(The Wanderings of Felix Fabri by Felix Fabri)

Links:The Wanderings of Brother Felix FabriOnce to Sinai: The Further Pilgrimage of Friar Felix Fabri by H.F.M. PrescottNarrative History at its Most Enthralling: Interview with Roger CrowleyFratris Felicis Fabri Evagatorium in Terrae Sanctae, Arabiae et Egypti on Project Gutenberg

 

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Asturias Is Spain…

…And The Rest Is Conquered Land

There’s a popular saying in Spain, principally in Asturias, a province on the Bay of Biscay in Northern Spain, which goes:

Asturias es España, y lo demás tierra conquistada.

Asturias is Spain, and the rest is conquered land.

It makes reference to the Battle of Covadonga, 722 A.D. when the troops of Don Pelayo, king of Asturias, defeated the invading Moors. The battle is considered the starting point of the reconquista, the reconquest of Spain from the Moors (a long process of wars which ended with the taking of Granada in 1492). Legend would have it that Pelayo and his 300 defeated an army of 180,000 Moors. Historically speaking, it’s more likely that the Moors were not quite so numerous, nor Pelayo’s lot so few but – why spoil the legend? It’s still a famous victory for those defending their homeland.

Don Pelayo in Covadonga by Luis de Madrazo y Kuntz, 1855. Courtesy of the Museum of Prado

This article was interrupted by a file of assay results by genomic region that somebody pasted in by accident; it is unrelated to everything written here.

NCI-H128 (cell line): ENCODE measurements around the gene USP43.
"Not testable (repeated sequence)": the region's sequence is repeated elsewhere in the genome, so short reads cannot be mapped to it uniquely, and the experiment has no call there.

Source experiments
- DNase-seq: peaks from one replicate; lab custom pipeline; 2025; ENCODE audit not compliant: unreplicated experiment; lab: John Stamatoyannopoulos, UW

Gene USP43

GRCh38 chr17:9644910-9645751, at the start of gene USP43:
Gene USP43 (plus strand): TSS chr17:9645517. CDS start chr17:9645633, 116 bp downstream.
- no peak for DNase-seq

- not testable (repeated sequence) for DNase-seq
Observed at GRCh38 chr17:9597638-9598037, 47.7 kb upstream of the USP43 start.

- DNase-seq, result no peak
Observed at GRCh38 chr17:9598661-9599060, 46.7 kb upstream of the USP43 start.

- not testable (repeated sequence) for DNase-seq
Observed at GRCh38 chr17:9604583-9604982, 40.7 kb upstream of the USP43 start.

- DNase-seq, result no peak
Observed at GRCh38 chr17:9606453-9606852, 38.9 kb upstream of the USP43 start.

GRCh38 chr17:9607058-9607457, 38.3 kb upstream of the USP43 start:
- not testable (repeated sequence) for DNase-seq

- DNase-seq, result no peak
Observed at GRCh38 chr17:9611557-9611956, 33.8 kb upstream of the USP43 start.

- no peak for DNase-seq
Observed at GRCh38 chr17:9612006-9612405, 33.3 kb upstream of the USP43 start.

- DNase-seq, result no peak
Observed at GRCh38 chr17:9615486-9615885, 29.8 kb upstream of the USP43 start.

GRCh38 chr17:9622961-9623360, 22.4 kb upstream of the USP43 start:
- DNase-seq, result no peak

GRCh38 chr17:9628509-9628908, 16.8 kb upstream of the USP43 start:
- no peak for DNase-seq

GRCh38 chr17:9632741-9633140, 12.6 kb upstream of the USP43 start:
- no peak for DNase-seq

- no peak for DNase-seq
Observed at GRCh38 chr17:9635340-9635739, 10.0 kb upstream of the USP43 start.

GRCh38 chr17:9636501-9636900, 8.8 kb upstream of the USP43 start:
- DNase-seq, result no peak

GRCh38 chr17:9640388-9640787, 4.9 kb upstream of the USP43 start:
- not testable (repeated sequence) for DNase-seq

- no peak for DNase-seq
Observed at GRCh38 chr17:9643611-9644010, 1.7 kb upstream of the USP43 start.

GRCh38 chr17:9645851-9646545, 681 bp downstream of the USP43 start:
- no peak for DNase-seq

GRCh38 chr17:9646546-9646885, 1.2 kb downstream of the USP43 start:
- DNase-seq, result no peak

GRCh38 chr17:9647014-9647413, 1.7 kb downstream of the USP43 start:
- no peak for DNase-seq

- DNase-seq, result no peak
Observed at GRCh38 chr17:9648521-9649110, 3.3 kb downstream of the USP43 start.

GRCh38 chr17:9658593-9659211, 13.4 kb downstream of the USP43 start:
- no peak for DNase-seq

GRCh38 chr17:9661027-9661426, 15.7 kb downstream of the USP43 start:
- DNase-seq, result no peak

As a consequence of Don Pelayo’s victory, Asturias has never been conquered by the Moors which explains the above saying.

Covadonga

I dragged my hard-tried family to Covadonga last summer. Similarly to the time when I dragged them (screaming) to Delphi, once again they couldn’t quite grasp why I wanted to visit some godforsaken historical site, but all my sins were forgiven once we got there.

When you see the location – a gorgeous gorge – you can readily understand how a small army could defend the place. The battle site is commemorated by a church, a statue of Don Pelayo and a little chapel on the other side of the valley (dedicated to the Virgen of the Battles who aided the forces of Pelayo) set into the Santa Cueva, the Holy Cave, right on top of a waterfall on Mt Auseva. All very spectacular and well worth a visit for the beauty & atmosphere of the location alone, even if you want to ignore the historical connotations.

(Click on the gallery to enlarge the pictures.)

Al Quama entered Asturias with 187,000 men. Pelayo was with his companions on Mount Auseva and the army of Alkama [sic] came to him and pitched innumerable tents in front of the entrance of a cave. Bishop Oppas climbed a hill opposite the cave and he spoke to Pelayo thus:

“Pelayo, Pelayo, where are you?”

The man so addressed appeared at a window and replied:

“Here I am.”

Then the bishop said:

“I judge, brother and son, that it’s not hidden from you how a little while ago the whole of Spain was united under the government of the Goths and shone more than other countries for her doctrine and science, and that, nevertheless, the entire united army of the Goths could not withstand the force of the Ishmaelites; can you defend yourself on this mountain top? It seems difficult to me. Listen to my advice: return to your agreement [ie. resume paying tribute to the Moors], you will enjoy many goods and enjoy the friendship of the Chaldeans.”

Then Pelayo replied:

“Did not you read in the Holy Scriptures that the church of the Lord will become like the mustard seed and grow again by the mercy of God?”

[…]